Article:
Snowshoeing has evolved from a mode for winter travel 6,000 years ago to a recreational sport with more than 4 million American participants. Whether you’re a newbie or an experienced snowshoer looking to break in a new pair, it’s easy to take advantage of this workout and enjoy the crisp midwinter beauty on one of these seven (mostly) flat trails in the Northeast. Even if your local trails do not have any snow yet, we’re all only a Nor’easter away from a delightful snowshoe hike.
The trails along this forest are lined with trees that remain tall and dense even in winter, looming over hikers like the arched nave of a Gothic cathedral. Its wide, snow-covered paths maintained by the Town of Eustis for much of the winter, Cathedral Pines is the perfect place to test out snowshoes in a spectacular setting. Parking is available at the trailhead, located on the left at the intersection of Maine Route 27 and Eustis Ridge Road. From the trailhead, follow the blue blazes down the logging road, pausing to catch glimpses of 4,142-foot Mount Bigelow. Eventually, you’ll reach a fork into two trails, marked by either red or yellow blazes. Follow the red-marked trail, which briefly exits onto an ATV path and heads south before leading back into the forest. You will rejoin the main trail just before it extends onto a boardwalk. Pause at a scenic overlook at the end and return the way you came.
Distance: 2 miles, out and back
Info: Maine Trail Finder
The Nansen Trails in Milan Hill State Park, maintained by the Nansen Ski Club—the oldest ski club in the United States—offers high-quality trails free of cost. Hikers share with cross-country skiers 9 miles of trails, groomed throughout the season by Nansen Ski Club volunteers. Begin the hike at the junction next to the parking area off Milan Hill Road. A sign directs you down the Cabin Connector Trail, which you will follow for 0.4 mile, passing two junctions and turning right at the third onto Bear Waddle Trail. After 0.45 mile, either continue onto other moderate paths or return to the parking lot the way you came. Be sure to thaw out in the warming hut before your drive home as well.
The Little Rock Pond Loop is a great trail for those who enjoy the solitude and calmness of winter. From the parking lot, cross Forest Road 10 and follow the white-blazed Appalachian Trail/Long Trail north toward Little Rock Pond. The first 0.2 mile rises moderately and curves west before it leaves the river and settles into a gentler pitch toward the pond. Continue along the trail toward the eastern shore of the pond. At 2 miles, the trail intersects with the pond loop. Go right, pass a campsite that, according to Vermont archeologists and the U.S. Forest Service, has been active for more than 11,000 years. The trail will loop around the pond, crossing a bridge and bringing you back to the trail you hiked in on, Appalachian/Long Trail, to the parking area.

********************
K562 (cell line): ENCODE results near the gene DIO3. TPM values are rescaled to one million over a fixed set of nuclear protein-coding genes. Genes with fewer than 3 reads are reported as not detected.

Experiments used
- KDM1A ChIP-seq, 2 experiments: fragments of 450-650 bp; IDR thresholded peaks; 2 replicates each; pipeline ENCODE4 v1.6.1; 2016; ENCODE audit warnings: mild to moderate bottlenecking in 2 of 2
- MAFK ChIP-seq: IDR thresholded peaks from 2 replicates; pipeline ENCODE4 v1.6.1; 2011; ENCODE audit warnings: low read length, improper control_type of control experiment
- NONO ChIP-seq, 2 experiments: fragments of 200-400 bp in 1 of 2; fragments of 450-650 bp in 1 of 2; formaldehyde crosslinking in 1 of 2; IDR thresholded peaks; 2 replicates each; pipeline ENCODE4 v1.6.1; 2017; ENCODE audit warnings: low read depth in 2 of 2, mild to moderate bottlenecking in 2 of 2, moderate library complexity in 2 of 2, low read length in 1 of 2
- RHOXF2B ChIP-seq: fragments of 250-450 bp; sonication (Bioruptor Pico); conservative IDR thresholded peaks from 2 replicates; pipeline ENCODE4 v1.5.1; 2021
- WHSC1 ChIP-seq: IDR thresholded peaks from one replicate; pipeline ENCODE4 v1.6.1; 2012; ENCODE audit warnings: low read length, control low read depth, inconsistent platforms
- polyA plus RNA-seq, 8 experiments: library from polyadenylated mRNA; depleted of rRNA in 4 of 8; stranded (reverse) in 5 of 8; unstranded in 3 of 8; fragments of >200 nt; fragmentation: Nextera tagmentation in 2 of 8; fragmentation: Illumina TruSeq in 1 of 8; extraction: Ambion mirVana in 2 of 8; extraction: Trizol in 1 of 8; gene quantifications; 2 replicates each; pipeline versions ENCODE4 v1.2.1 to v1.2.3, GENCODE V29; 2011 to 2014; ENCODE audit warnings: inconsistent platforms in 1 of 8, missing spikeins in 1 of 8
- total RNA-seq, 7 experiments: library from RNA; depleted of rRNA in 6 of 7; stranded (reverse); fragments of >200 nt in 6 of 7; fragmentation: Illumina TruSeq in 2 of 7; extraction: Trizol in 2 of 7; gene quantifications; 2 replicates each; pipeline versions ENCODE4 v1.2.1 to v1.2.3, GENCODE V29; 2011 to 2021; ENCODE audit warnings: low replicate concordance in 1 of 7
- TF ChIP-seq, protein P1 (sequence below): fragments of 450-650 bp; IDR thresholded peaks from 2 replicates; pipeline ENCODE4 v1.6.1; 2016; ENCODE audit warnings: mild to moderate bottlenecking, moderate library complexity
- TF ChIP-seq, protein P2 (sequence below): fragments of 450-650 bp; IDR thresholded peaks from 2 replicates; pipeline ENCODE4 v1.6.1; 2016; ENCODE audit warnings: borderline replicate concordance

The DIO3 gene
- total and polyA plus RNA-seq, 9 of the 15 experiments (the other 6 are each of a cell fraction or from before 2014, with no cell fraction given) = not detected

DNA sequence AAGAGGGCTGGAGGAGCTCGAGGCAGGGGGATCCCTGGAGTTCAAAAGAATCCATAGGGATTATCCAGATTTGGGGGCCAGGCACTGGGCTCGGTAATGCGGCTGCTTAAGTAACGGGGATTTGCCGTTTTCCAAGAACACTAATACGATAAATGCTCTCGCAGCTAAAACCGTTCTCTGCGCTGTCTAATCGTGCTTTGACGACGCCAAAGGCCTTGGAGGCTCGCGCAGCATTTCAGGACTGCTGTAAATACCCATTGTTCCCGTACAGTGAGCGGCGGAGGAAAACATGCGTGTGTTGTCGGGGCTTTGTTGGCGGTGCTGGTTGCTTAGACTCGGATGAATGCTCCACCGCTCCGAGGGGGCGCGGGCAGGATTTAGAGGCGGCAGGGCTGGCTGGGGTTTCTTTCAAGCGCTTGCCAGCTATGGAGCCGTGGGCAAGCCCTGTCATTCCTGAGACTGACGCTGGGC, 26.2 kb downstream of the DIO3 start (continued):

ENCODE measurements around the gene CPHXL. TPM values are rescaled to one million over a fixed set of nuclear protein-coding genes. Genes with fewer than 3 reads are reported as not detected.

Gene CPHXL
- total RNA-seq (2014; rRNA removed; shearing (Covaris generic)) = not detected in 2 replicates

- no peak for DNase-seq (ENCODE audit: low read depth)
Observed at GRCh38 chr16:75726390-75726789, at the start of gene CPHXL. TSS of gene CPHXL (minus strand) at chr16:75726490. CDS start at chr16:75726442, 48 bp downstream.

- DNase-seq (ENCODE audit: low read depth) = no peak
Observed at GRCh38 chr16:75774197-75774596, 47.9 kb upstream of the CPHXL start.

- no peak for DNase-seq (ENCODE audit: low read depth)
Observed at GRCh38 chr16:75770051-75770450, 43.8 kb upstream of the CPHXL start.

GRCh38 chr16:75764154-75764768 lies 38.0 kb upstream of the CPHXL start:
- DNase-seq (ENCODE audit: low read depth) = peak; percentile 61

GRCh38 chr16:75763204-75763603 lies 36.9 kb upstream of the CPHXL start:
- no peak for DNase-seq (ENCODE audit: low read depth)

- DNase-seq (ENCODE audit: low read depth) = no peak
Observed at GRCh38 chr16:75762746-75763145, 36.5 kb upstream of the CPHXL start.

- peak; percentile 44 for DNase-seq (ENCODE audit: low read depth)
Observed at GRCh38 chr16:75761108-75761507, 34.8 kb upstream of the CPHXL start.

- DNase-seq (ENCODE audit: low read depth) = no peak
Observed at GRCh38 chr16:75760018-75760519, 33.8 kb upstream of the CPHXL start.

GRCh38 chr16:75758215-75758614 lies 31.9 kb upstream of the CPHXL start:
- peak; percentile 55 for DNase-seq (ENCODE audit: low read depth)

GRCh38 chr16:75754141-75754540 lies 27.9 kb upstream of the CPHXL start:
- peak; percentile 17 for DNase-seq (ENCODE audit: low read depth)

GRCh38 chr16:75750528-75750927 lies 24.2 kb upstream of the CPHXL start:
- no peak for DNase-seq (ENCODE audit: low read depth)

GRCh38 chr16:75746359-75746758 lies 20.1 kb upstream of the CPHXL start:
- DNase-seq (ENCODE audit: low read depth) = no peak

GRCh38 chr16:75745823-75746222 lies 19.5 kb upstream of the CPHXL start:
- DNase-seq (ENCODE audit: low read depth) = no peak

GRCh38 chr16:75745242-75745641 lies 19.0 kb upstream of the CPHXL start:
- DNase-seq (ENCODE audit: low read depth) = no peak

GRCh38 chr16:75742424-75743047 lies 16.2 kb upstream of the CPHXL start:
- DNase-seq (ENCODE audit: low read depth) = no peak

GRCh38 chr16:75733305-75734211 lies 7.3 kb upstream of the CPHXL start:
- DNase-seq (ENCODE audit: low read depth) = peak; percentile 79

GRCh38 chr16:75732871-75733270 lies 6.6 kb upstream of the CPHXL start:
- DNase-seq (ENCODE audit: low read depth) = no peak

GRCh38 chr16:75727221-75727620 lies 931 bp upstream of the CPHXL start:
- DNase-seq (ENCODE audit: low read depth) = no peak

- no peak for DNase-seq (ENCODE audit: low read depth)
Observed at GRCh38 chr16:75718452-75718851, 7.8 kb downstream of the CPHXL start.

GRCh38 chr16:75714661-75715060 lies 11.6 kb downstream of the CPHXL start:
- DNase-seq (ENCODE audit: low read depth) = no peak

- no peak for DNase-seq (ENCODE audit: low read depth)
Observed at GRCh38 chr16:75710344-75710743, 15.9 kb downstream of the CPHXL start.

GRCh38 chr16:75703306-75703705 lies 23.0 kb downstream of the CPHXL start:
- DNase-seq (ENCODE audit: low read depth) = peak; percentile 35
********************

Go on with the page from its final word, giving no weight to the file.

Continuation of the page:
Less than an hour southwest of Albany, the Edmund Niles Huyck Preserve features 12 miles of recreational trails. The flattest trail in the reserve, Lincoln Pond Trail, loops around a scenic pond, making it perfect for beginners. Park near the Eldridge Research Center and enter a mixed deciduous forest close by. The trail hops over a gentle stream and snakes through another forest of 200-year-old hemlocks. Cross two bridges before turning back into the hemlock forest. Continue down a hill, past the Horse Cabin, down Bullfrog Camp Lane, and back to the Eldridge Research Center. Call ahead if you’d prefer a guided hike, where, for a small fee, a staff member will lead the hike and talk about habitats of the preserve. Are you snowshoe-less or bringing friends who are? Snowshoes in both adult and kid’s sizes are available for rent for $5 a day at the visitor’s center.
Distance: 0.6-mile loop
Info: Edmund Niles Huyck Preserve
If you’re looking for history and scenery on your snowshoe hike, the Keystone Arch Bridges Trail checks off both. The trail passes by four stone arch railway bridges that date to the Western Railroad’s construction in 1840, including the remains of an arch bridge destroyed by a strong flood down the valley when the Ballou and Silk Dams in Becket failed in 1927. Park off Middlefield Road next to the trailhead and walk northwest down Herbert Cross Road, passing by a waterfall and the first stone arch. Then, follow the blue blazes, keeping an eye out for four information signs along the way, to a quarry site. Turn around and follow the same trail back to the trailhead.
Look out for red fox and short-tailed weasel on this brief hike through a red cedar forest. From the parking lot, where there is a small kiosk, follow the yellow blazes into the woods for about 0.4 mile. Continuing on the yellow trail, bear left and complete a 0.4-mile loop around a clearing, pausing to enjoy sweeping vistas of the Sakonnet River. If you’re lucky, you might see a harbor seal off shore. Look for the red trail on your left and follow red blazes for approximately 0.5 miles back to the parking area.
Distance: 1.3-mile loop
Info: Audubon Society of Rhode Island
This large, 1,122-acre forest preserve is an oasis for tree species of all kinds. The 2-mile loop begins at a trail register next to the parking area off Dolbia Hill Road. Oak, hickory, and maple trees surround the entryway, while red cedars border the lane. Walk gradually downhill, passing a stonewall gap with dark mica and pink feldspar crystals peeking through the cracks. As you continue near Burnham Brook, evergreen Christmas ferns line the path. At 1.6 miles, look for the truck-sized glacial boulder to the left of the trail, along with a brass plaque displaying a poem by preserve donor Richard H. Goodwin. To complete the loop, you’ll walk through a small boulder field and through an opening between two rock walls. The trail bends left and climbs gradually. When you return to Dolbia Hill Road, turn left and walk 200 feet back to your vehicle.